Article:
As the story has been told, in 1994 when Tom Petty released his second solo record, Wildflowers, he and producer Rick Rubin intended it to go out as a double-album. While his 1989 solo project recorded with Jeff Lynne, Full Moon Fever, had been the source of more radio airplay hits and sold better, later in his life, Wildflowers was the album that Petty was most keen to revisit. He talked often about re-issuing it in its entirety and touring the whole of it live, and reportedly discussing that possibility when the opportunity rose to go out with The Heartbreakers on the band’s 40th anniversary tour, which sadly was his last.
While that time around the making of Wildflowers has been described as a difficult period for Petty personally—with his marriage coming undone, a break with the Heartbreaker’s long-time drummer Stan Lynch and his previous record company—Petty was in a very productive space musically, writing new songs that he said were coming to him very naturally. When asked by the record company, Petty and Rubin whittled the album down to the 15 songs that appeared on the original release in ’94, including the hits “You Don’t Know How It Feels,” “You Wreck Me,” “It’s Good to Be King,” and “Higher Place.” As the years passed, songs like “Honey Bee” and “Cabin Down Below” and “Crawling Back to You” became reliable live show favorites.
That original album has now been remastered and makes up Disc One on the newly repackaged Wildflowers & All the Rest, available in a variety of versions, a two CD or 3LP version which includes just the original 25 songs. There’s a Deluxe Edition that includes 2 more CDs, one with Petty’s original home demos that contains 15 tracks, and then a live album captured from Petty’s numerous tours with The Heartbreakers with 14 tracks. There’s a Super Deluxe Edition that adds a 5th CD of “Alternate Takes,” 16 different versions of songs previously included here, along with a hard-bound version of the booklet, plus other collectibles. And, if that’s not enough, there’s an Ultra Deluxe Limited Edition, which is vinyl only and comes on 9 LPs, although they are printing only 475 copies of this version.
That 10 song second disc will be of the greatest interest, as the tracks have been previously unavailable and were originally intended for inclusion in the final product. But as you might expect, for the most part Petty, Rubin and the Warner people picked the cream of the crop for the 15-song initial release of the album. The video/single “Leave Virginia Alone,” finds Petty in classic form, it’s a choice pick for the radio and tracks like “California,” “Hope You Never,” and “Something Could Happen” are further examples of Petty’s natural charm and musical appeal. It would be a shame to never see these tracks become available, which together with the great sound on disc one’s remastering, makes the collection worthy of investment.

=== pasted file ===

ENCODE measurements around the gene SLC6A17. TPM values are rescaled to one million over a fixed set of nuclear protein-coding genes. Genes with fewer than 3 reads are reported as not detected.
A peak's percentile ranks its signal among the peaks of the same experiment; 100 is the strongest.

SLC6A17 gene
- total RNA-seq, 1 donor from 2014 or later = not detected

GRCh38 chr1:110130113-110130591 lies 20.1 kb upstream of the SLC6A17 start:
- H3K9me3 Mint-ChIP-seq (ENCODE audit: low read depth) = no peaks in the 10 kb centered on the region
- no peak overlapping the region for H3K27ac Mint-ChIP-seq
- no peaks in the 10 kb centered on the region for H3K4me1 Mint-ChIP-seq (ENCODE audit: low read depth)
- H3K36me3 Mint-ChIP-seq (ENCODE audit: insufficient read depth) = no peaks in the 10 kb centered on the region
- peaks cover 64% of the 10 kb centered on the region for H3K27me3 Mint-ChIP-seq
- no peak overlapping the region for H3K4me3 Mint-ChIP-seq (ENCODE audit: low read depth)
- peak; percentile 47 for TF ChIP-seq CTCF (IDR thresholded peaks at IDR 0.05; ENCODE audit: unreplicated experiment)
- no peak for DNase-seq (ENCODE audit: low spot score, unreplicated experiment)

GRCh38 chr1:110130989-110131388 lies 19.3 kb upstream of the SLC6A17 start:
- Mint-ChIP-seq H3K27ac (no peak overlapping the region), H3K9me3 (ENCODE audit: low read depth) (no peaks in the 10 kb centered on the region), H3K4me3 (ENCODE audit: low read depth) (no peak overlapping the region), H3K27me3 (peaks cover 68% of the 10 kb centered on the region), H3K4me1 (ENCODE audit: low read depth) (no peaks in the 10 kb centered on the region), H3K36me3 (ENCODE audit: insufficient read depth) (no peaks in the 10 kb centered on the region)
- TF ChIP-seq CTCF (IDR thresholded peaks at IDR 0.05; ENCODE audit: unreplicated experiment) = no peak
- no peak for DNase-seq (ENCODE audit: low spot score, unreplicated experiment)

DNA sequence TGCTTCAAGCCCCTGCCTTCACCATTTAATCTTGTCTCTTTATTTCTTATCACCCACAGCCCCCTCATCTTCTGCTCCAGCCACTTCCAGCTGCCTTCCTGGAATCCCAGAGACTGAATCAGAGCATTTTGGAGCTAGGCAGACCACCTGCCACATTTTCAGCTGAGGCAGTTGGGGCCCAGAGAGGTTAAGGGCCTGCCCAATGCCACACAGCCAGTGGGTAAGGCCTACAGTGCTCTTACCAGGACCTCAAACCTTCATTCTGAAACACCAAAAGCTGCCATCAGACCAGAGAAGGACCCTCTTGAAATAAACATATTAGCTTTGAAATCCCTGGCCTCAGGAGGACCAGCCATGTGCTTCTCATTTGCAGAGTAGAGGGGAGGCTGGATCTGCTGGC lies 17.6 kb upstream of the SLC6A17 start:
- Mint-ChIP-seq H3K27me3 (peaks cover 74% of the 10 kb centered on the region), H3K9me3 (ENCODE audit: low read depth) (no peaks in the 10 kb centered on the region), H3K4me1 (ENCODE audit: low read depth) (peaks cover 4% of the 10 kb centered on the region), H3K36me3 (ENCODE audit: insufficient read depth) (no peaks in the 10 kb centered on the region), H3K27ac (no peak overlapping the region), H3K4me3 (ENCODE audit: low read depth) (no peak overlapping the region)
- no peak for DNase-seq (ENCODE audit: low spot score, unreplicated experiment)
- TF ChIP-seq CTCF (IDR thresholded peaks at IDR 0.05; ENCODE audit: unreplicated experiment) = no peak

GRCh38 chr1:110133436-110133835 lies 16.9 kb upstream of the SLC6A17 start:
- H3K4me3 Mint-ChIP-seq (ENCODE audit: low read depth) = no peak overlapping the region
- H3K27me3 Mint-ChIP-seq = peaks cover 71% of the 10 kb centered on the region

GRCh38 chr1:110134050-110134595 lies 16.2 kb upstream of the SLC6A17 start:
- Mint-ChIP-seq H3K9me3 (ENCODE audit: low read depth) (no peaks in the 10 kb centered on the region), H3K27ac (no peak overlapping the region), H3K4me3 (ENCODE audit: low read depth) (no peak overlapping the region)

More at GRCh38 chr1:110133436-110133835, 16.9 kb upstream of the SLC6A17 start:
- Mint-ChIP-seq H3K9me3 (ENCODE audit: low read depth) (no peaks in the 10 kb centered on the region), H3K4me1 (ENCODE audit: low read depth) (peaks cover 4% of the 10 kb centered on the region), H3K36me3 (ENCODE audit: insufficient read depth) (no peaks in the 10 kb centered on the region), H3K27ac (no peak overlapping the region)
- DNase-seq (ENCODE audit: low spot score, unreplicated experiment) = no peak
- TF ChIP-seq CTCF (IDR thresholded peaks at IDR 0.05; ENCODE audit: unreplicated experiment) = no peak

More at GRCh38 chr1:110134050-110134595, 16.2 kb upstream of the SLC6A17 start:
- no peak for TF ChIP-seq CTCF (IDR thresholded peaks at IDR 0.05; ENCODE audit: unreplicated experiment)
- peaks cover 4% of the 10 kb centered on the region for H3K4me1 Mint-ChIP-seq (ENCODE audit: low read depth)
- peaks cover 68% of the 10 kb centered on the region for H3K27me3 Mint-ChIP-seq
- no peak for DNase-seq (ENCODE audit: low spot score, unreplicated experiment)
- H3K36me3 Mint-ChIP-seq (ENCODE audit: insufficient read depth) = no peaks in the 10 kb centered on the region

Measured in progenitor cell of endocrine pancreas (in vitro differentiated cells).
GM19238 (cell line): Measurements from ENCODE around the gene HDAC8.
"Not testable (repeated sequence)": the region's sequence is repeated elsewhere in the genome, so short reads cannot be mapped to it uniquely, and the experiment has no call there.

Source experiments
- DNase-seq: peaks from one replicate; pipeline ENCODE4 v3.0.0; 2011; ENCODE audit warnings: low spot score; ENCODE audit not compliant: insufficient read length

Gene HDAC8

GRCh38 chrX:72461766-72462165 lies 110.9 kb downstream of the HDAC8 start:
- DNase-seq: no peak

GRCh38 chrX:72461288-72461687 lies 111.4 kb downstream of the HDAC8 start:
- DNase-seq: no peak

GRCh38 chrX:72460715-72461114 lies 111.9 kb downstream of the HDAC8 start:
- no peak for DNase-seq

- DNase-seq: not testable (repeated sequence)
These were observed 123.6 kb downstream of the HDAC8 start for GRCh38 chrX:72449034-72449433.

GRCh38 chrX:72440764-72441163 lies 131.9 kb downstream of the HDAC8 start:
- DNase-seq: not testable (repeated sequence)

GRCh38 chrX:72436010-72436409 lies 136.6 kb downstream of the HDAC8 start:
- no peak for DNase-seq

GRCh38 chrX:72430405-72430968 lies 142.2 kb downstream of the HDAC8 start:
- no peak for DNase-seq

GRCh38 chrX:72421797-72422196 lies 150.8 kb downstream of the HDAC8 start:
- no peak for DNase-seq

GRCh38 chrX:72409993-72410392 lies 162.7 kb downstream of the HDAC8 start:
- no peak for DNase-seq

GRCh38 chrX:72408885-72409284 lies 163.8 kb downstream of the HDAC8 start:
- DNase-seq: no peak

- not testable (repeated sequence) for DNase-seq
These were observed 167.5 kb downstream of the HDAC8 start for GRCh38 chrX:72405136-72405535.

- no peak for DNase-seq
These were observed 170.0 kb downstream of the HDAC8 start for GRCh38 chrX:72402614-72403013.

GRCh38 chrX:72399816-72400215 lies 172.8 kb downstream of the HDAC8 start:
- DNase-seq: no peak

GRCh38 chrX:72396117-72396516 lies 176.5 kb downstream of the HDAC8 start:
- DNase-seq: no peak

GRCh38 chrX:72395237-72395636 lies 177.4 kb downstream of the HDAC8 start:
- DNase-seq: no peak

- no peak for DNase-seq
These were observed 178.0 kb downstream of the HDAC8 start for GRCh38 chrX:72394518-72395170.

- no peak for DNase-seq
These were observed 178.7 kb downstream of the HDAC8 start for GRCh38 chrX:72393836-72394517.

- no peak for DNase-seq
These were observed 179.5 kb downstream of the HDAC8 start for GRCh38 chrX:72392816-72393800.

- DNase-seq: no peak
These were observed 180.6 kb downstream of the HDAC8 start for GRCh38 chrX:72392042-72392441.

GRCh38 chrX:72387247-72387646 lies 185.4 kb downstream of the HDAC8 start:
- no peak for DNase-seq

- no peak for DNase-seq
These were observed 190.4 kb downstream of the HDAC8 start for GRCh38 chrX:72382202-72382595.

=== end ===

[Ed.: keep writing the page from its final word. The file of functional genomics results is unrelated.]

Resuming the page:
Two other tracks provide a look at the musical muscularity in Petty’s songwriting: “Climb That Hill” and “Climb That Hill Blues.” The “Blues” take is acoustic, with a quiet simmering intensity and is the third track on that second disc. The second take, near the end of the album, rocks with both Petty and guitarist Mike Campbell on electrics, taking the song to another level with different kind of intensity. It’s curious and satisfying to hear him take the song’s essential melody and lyric in two very different directions and moods.
On the third “Home Recording” disc, we get Petty’s largely acoustic, intimate demos of the songs, presumably recorded to work out the arrangements before presenting them to the band in the studio. There’s a delicate quality to these versions that gives the listener a different sense of Petty’s original thoughts about the songs, close to their creation, with the emotion still tangible in Petty’s vocal delivery. One previously unreleased treasure is “There Goes Angela (Dream Away),” while quite a few of the songs here come from the album’s first two discs, including very early takes on “You Don’t Know How It Feels” and “To Find A Friend.” Presumably, it’s Petty playing all the guitars, harmonica and even adding the harmony vocals, locked away in his private home studio.